They’re an opportunity to make the right choice and become not just another teacher . . .

But a leader whose example stays with students for the rest of their lives.

PS – The summer online course closes in three days (midnight PST on 6/6) and will unlikely be available again. Before enrolling, be sure to watch the video, look through the FAQs, and read this article.

The course is not for everyone. It is a no-nonsense short-cut to effective classroom management, nothing more.

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20 Responses to Should You Hold Students Accountable On The Last Day Of School?

  1. Debby June 3, 2017 at 8:22 am #

    My last day of school was last week and my students and I had a great farewell with rules being followed and students showing respect ~ but in the meantime we could here hooting and hollering and general chaos all around us! My students were so wonderful making comments like “That wouldn’t happen in here!” I even had former students come to say goodbye and I heard them sigh and say “It’s just like always in here!”Thank you for your guidance and reinforcment and putting into words what I’ve done for years. I had the most difficult students this year and I made it! 24 years and still counting!

    • Michael Linsin June 3, 2017 at 3:36 pm #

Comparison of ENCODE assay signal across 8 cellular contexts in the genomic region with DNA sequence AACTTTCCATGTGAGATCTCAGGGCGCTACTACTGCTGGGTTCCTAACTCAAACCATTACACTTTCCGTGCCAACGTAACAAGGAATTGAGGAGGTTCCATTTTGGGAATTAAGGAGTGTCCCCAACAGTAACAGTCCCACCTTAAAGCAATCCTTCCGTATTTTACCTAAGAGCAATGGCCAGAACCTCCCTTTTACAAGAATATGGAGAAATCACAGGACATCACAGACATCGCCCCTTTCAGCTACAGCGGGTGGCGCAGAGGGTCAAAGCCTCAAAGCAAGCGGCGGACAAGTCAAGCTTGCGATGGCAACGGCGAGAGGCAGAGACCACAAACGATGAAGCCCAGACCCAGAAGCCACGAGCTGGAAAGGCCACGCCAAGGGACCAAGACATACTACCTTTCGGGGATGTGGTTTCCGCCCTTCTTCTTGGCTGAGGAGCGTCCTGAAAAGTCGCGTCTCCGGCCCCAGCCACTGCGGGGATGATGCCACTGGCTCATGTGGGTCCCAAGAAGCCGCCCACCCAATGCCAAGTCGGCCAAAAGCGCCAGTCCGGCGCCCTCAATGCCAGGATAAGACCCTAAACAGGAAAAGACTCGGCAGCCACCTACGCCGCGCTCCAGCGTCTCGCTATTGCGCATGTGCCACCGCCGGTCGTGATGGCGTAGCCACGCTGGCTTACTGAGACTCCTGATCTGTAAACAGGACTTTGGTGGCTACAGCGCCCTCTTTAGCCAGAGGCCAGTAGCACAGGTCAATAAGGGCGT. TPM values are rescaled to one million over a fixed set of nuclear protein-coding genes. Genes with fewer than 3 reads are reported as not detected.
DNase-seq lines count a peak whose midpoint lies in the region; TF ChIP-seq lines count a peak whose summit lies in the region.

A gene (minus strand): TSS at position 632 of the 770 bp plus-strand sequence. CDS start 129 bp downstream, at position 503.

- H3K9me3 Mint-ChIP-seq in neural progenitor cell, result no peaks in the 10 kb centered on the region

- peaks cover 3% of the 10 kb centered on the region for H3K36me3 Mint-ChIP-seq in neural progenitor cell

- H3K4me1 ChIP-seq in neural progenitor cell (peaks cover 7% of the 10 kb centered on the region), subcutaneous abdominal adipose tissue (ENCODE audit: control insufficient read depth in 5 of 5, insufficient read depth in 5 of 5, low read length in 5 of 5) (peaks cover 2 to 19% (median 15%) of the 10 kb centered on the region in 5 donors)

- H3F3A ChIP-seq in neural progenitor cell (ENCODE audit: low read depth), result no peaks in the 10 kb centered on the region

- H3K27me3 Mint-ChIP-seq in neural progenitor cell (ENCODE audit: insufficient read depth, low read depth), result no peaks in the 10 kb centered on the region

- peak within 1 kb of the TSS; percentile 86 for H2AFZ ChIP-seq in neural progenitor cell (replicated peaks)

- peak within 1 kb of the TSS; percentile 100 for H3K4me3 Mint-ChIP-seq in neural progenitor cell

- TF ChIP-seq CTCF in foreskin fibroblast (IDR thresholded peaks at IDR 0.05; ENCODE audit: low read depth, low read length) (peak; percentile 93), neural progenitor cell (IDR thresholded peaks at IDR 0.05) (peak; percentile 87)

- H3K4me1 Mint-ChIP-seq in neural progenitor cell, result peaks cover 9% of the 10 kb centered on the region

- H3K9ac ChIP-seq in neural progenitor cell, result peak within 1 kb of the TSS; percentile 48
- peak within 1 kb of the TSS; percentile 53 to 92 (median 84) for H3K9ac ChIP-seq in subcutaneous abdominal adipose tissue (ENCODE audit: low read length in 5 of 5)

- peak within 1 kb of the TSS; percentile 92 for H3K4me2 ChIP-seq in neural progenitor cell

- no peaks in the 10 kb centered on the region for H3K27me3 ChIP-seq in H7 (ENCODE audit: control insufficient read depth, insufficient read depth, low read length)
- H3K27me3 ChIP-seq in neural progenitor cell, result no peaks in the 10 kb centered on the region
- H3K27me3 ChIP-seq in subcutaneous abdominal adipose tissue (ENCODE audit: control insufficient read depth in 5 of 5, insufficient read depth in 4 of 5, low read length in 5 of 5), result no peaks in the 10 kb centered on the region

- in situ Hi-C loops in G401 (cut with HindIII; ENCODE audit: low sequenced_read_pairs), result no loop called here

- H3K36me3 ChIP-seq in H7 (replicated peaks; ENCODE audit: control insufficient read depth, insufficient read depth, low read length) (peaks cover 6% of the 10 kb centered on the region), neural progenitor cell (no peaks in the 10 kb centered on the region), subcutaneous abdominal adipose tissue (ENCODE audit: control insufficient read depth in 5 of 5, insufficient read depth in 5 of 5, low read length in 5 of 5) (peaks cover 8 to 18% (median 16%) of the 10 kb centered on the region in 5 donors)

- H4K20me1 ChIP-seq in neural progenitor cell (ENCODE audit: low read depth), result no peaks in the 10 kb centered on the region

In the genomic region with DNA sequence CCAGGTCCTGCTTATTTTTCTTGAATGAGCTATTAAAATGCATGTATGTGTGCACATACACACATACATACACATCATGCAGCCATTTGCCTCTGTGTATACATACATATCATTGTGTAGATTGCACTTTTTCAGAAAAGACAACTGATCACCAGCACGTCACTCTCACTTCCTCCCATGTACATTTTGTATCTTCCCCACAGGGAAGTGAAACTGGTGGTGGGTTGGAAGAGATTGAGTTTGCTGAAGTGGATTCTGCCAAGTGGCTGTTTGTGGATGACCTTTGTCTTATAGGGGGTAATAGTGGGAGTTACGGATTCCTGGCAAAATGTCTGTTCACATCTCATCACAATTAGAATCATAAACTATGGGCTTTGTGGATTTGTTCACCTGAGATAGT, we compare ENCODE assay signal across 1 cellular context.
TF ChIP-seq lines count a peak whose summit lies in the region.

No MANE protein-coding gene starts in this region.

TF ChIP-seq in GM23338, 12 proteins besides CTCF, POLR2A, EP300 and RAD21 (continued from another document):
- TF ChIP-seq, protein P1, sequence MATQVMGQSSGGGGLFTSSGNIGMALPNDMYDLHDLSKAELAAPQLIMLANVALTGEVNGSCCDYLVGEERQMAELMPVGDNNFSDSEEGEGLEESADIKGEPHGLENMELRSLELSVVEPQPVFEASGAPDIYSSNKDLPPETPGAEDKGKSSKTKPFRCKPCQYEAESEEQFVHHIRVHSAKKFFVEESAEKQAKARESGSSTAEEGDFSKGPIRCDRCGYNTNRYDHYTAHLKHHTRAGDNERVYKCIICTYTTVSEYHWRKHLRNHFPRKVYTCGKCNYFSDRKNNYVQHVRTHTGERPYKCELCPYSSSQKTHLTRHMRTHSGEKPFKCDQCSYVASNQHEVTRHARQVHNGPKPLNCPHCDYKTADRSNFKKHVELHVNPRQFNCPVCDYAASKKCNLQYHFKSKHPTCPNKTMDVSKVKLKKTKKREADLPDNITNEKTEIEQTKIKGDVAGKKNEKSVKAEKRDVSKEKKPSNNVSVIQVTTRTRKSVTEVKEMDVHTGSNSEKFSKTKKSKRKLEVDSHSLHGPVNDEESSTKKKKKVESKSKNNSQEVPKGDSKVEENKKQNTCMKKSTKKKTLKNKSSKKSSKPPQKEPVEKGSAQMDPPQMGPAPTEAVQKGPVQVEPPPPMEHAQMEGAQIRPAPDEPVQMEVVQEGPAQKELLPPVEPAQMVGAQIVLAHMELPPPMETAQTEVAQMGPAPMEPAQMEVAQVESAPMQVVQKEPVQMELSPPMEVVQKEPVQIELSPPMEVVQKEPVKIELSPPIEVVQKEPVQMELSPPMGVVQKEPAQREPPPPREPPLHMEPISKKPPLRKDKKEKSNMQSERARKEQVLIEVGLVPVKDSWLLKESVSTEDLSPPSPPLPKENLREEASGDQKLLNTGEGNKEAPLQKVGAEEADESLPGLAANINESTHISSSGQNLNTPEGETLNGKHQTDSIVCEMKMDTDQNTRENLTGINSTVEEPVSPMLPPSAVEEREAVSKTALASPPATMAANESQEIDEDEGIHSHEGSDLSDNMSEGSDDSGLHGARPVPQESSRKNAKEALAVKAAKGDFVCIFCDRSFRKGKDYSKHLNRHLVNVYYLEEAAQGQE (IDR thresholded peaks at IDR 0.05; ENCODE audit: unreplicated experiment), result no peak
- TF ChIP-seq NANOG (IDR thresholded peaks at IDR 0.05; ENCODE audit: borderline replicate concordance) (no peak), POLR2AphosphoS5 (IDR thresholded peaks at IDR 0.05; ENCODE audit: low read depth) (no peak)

Way to go, Debbie!


  2. Jill June 3, 2017 at 12:25 pm #

    I SOOOO totally agree and frequently get “crap” from other teachers because I do but I totally believe that “Rules don’t change, no matter what day it is!” and I follow through on this every day!!!!

  3. Jodi Church June 3, 2017 at 3:56 pm #

    This was another great point, Michael. I swear I have kids (3rd Graders) waiting to see if I will not follow through with my commitment now that we’re nearing the end of school. I feel the same way – we have an obligation to follow through with our promises. Students learn to TRUST teachers if we do. Thank you for all of your inspiration this year!

    • Michael Linsin June 4, 2017 at 10:30 am #

      It’s my pleasure, Jodi. Thanks for being a regular reader.


  4. Virginia June 3, 2017 at 4:17 pm #

    Hi Michael,
    I love your posts and re-read them regularly. However I have a new problem this year and I as yet haven’t found an answer to it. I work for the first time in a prep year (four year old-five year old) and I have a full time assistant. Sounds great. But I find her methods often undermine my classroom management. When I need students to listen I find her talking with one or two. It is a constant battle to teach my assistant the rules and consistency, let alone the children. I would love to hear some ideas of how to work when you are being undermined.

    • Michael Linsin June 4, 2017 at 10:31 am #

      Hi Virginia,

      I’ve heard this question a few times, so I’ll be sure to put it on the list of future topics.


  5. Tricia June 3, 2017 at 7:16 pm #

    I think you need to establish those rules at the very beginning of the year with the people you work with otherwise it can become very challenging to run the class. Let her know that you are in charge and you really have to take charge and make sure she understands that while you are talking that NO ONE is talking not even her. Explain that I cannot tell the children to be listening while you are talking to them. If she does not listen, I would ask for a change in TA’s. It is impossible to work with someone who is undermining you.